The machine was exhibited and demonstrated in 1951 by Torres' son, Gonzala, showing how the machine worked to the inventor of cybnertics, the big-brained Norbert Wiener. A photograph of the meeting appears in the Eames' great book, The Computer Perspective, though I downloaded this image (below) from Cybnertic Zoo:
ALSO: this fantastic video from youtube of the machine at work:
1. Nice piece on Torres y Quevedo in Wikipedia, here. And another, "Cyber Heroes of the Past", http://wvegter.hivemind.net/abacus/CyberHeroes/Quevedo.htm
2. Brian Randell, Annals of the History of Computing, 4/4, October 1982, on the contributions of Ludgate, Torres, and Bush, with full text here: http://www.cs.ncl.ac.uk/publications/articles/papers/398.pdf
3. _____. "This chess automaton, believed to have been the world's first..." ibid.
4. Torres Quevedo disliked writing–“for me a form of martyrdom,” he called it–and thus his scientific contributions must be traced from the few reports he did write and, especially, from the patents he obtained and the machines he built." --Dictionary of Scientific Biography, volume 13, p 431.
5. Henri Vigneron "Les Automate" La Nature, 1914, found here: http://cyberneticzoo.com/wp-content/uploads/2011/01/Automates-La-Nature-Torres-1914.pdf]
6. "El autómata ajedrecista", from Asociación Española para el Progreso de las Ciencias, Congreso de Valladolid, Vol. 2 (1915). 549-556pp. The scientific bookseller Jeremy Norman has a copy of this rare work offered at his bookshop, here.
7. "El Ajedrecista", here: http://en.wikipedia.org/wiki/El_Ajedrecista#cite_note-3
The history of RADAR (RAdio Deection And Ranging, and something I've always written in caps, for whatever that is worth) is absolutely not what I'm thinking about now--that is a long story with lots of twists and turns, complicated, complex--and it ranges depending upon location as for the most part RADAR (from the 1930's anyway) was developed in secret, kept as a military secret. And that's because it was a very important development, with the victor of the Battle of the Beams being the possible victor, period.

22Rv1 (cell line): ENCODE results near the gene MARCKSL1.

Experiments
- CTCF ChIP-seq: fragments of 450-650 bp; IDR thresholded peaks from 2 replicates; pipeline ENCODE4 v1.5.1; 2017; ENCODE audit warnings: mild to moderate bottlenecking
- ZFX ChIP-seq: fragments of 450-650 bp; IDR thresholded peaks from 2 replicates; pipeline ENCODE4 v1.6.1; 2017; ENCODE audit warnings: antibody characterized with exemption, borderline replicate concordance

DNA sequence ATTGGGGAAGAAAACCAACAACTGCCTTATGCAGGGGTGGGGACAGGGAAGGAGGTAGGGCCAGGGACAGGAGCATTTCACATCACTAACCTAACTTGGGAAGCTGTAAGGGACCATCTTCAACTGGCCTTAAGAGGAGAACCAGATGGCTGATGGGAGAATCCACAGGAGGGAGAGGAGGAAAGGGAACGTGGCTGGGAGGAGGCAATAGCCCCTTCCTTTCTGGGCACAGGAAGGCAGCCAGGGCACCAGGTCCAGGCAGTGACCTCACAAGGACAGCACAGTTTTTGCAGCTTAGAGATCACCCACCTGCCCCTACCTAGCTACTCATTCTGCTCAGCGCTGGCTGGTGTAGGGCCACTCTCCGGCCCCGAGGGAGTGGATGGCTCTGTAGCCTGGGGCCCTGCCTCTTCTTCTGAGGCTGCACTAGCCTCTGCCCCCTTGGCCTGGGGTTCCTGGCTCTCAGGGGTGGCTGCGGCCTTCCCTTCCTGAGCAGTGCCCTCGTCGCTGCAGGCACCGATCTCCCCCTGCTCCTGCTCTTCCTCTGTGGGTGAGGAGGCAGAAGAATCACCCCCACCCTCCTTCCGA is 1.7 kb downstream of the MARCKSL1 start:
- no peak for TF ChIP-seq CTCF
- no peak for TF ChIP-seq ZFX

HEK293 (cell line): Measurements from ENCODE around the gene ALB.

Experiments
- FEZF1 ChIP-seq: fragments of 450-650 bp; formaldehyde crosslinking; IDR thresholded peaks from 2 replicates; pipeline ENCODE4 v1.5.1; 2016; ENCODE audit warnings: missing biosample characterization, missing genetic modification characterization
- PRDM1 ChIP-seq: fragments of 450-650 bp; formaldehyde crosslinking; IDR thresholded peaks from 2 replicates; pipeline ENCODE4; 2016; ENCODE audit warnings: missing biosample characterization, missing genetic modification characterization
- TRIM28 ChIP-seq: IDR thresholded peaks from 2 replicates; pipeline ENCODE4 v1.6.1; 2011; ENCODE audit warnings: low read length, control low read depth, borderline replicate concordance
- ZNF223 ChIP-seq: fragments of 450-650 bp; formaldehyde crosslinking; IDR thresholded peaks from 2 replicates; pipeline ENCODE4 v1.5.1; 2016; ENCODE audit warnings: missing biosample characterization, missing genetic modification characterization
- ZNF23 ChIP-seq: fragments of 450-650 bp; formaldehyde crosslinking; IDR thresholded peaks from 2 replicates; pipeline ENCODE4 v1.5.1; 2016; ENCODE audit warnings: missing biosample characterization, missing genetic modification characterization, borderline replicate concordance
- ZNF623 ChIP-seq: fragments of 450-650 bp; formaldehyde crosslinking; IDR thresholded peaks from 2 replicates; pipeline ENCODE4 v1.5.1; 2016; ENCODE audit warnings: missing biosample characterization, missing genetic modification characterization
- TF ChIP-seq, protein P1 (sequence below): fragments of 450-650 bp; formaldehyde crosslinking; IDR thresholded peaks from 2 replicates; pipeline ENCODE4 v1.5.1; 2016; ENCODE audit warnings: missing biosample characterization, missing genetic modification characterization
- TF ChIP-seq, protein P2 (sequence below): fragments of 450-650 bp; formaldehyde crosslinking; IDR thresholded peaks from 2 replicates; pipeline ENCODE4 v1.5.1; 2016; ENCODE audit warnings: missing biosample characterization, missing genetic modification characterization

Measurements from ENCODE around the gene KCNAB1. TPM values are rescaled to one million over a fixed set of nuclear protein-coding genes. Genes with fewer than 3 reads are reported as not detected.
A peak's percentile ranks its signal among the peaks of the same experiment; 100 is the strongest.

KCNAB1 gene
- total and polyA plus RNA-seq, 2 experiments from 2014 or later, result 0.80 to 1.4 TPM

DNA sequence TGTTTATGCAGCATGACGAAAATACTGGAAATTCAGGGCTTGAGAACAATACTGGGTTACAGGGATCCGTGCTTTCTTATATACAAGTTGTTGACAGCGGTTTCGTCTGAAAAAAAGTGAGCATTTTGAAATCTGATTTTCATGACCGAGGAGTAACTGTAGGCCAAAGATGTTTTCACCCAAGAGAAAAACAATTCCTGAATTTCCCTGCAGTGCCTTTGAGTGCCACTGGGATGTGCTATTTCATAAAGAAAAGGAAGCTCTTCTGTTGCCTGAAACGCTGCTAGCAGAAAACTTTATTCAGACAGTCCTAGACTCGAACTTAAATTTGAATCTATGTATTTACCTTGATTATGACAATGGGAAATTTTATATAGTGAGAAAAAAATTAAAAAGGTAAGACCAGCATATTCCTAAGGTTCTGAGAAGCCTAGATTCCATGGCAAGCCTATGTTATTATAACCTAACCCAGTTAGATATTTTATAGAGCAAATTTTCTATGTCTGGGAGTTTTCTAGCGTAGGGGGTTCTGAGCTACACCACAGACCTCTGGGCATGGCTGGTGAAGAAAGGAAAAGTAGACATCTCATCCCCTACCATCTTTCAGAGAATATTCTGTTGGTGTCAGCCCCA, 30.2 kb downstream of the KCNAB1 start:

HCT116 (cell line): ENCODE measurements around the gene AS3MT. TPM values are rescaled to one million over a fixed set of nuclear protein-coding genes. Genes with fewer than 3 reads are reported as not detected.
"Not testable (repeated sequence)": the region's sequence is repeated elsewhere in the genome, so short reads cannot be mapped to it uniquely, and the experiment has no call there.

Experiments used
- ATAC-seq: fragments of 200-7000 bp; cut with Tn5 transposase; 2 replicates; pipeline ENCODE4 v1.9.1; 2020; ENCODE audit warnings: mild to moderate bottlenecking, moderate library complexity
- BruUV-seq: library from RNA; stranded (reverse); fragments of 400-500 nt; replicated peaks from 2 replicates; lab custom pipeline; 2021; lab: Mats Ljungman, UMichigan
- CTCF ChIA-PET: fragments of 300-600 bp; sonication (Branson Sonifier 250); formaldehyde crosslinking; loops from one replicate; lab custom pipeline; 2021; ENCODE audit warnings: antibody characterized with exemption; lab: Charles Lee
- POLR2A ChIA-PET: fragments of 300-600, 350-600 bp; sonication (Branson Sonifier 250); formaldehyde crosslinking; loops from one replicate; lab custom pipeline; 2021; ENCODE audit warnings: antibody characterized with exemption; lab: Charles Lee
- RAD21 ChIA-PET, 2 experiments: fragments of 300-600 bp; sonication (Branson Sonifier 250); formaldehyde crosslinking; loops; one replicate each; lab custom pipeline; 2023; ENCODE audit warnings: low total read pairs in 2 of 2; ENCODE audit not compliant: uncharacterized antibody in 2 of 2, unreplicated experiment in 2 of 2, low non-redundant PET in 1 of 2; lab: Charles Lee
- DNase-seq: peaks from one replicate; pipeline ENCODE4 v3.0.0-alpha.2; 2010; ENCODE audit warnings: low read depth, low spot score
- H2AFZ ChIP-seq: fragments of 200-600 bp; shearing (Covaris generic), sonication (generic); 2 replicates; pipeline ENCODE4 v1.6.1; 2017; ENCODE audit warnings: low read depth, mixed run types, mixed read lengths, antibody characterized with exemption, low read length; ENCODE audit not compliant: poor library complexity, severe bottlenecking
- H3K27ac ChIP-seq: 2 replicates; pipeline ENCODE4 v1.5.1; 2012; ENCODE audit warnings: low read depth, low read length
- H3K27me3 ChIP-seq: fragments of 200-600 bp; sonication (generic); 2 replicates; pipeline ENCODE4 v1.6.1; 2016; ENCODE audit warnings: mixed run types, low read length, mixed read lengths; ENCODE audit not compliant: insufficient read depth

All I want to do presently is note the significance of this particular pamphlet in the history of RADAR. This work was printed by PHILCO Corporation, (and dated January 4, 1946), and has an inserted leaflet stating that this "makes public for the first time the salient facts about the Corporation's development and production of airborne radar equipment for the United States Army and Navy". PHILCO and other companies made significant contributions to the war capacity of the Allied forces, and--for this company in particular--much of that went unknown for quite some time afterwards, and of course there are some stories that just won't get told. But for PHILCO the story gets told here.
This is also a fabulous nighttime map of NYC--produced by RADAR.
[RADAR on Wings, Philco, 1946. 10x8", 30pp (unpaginated) with lots of photographs and an occasional schematic. Available from this blog's bookstore.]
I thought for a moment that the Oxford English Dictionary had been scooped in identifying the earliest usage of the term "super computer" when I saw this newspaper article in the wonderful book by Charles and Ray Eames called A Computer Perspective (Harvard University Press, 1973). The article refers to an unidentified machine at Columbia University in a March 1, 1920 article, which would beat the first use found by the OED in 1927 (see below) by seven years. So, I checked this out a little, and latched onto a reference to Dr. Ben D. Wood as the director of the Statistical Bureau at Columbia, and found that this event didn't happen until June 19291.